One year after destruction, midtown church 'ready' for next stor - Tucson News Now

One year after destruction, midtown church 'ready' for next storm

Source: KOLD Source: KOLD
Source: KOLD Source: KOLD
TUCSON, AZ (Tucson News Now) -

The destruction was demoralizing, but a midtown Tucson church persevered. 

It was one year ago this week that Covenant Generations Church's roof was torn off in a storm

With Monsoon 2017 here, it has worshipers looking to the sky and hoping for a safe season. The sense of celebratory nervousness was present at the new building on South Tucson Boulevard, north of Grant Road.

The people's spirits were revved up, as Pastor Scotty Gurule rolled into Sunday's service on a motorcycle. Services were louder than ever before, below the church roof that was once crushed by Mother Nature's might.

"How many of you are glad this storm is over?" Gurule yelled, as the 11:00 a.m. worshipers responded with cheers of joy on Sunday, July 2. This past week, the church celebrated one year's worth of construction being completed.

"Just celebrating that we're done with the outside and the inside of the building," Gurule told Tucson News Now.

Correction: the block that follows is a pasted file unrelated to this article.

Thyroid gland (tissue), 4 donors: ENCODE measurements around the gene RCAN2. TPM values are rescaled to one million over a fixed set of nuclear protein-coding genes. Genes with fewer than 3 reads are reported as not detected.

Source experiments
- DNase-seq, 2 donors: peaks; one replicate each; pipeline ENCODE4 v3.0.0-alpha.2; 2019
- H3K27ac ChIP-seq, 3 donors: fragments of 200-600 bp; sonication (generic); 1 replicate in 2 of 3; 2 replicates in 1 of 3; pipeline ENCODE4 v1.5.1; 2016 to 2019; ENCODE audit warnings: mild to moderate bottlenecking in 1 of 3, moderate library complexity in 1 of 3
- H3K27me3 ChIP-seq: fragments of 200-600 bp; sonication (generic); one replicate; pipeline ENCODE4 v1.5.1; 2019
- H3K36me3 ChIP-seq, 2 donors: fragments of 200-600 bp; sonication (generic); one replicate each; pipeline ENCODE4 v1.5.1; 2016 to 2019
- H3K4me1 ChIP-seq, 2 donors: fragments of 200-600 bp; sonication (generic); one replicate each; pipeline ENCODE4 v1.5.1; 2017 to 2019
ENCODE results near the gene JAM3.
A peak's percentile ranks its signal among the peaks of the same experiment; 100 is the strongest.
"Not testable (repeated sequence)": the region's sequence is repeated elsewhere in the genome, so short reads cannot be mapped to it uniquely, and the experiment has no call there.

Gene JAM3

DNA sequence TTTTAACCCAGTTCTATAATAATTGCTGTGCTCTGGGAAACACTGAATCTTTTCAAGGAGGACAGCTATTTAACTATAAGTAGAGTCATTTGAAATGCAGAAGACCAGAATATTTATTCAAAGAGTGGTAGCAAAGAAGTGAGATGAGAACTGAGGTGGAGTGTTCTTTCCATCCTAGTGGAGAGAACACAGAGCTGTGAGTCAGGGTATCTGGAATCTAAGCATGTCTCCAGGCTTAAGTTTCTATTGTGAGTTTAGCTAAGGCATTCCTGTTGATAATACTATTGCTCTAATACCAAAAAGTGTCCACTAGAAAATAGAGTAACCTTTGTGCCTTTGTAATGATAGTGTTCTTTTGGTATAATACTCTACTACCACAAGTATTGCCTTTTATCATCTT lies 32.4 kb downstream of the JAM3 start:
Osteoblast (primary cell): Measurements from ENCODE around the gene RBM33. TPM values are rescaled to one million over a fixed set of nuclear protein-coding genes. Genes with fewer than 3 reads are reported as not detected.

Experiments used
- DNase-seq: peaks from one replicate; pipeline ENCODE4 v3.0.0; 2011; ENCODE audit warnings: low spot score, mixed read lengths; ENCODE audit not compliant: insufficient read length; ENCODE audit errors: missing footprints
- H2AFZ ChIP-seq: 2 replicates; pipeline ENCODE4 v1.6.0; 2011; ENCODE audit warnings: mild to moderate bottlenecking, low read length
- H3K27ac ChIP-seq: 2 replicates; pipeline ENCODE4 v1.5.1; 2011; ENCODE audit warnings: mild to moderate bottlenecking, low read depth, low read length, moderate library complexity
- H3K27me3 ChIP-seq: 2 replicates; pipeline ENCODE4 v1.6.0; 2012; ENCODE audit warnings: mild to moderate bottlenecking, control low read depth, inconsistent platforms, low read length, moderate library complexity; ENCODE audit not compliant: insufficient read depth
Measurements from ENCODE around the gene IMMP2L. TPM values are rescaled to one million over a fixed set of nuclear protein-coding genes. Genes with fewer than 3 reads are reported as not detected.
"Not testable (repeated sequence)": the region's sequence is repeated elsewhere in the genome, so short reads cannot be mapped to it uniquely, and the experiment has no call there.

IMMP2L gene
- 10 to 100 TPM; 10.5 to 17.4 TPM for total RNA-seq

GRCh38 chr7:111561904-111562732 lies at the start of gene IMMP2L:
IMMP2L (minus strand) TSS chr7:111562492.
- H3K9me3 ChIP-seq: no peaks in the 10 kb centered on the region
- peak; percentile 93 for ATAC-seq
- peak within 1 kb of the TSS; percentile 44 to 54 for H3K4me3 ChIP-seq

Chauncey and Danica Williams were there to see it all one year ago, when the roof was in ruins.

"Total destruction. Total destruction," the couple said.

Like a bad dream, a June 26, 2016 storm destroyed the roof of their building and ruined the inside of their two-story sanctuary. The church suffered nearly half a million dollars in damage, according to Gurule. The reported microburst ripped off pieces of the building, sending them into the road and scattering the front lawn. 

Now, in July 2017, that lawn is scattered with delight. Food trucks were brought in to say 'thank you' to the neighbors that stuck around through the struggle.



"It has been awesome for the people. They've hung in there. Even the community around nearby, they've helped lend a hand with stuff going on," Gurule said.

They provided assistance to help get the church back to normal. 

But that normalcy comes with a bit of nervousness for Gurule, wondering if they'll weather the next storm that comes rolling through midtown Tucson.

"Well, they said we're ready. There's a little bit of 'huh' with a couple of the storms that creeped up a week and a half ago," Gurule said, with a slight gasp while thinking about the storm clouds. "I came straight to the property and just prayed."

Equal prayer and praise from the Williams family, who stuck around through the sweltering summer struggle. Worshipers were forced to pray in a temporary tent set up in the parking lot last summer. 


Chauncey Williams knows that he would do it all over again, if the monsoon said so.

"Nothing would change," he said. "We'd keep going on just like we did before. Put another tent out. Do whatever we've got to do. Rebuild the church bigger. It would just be better."

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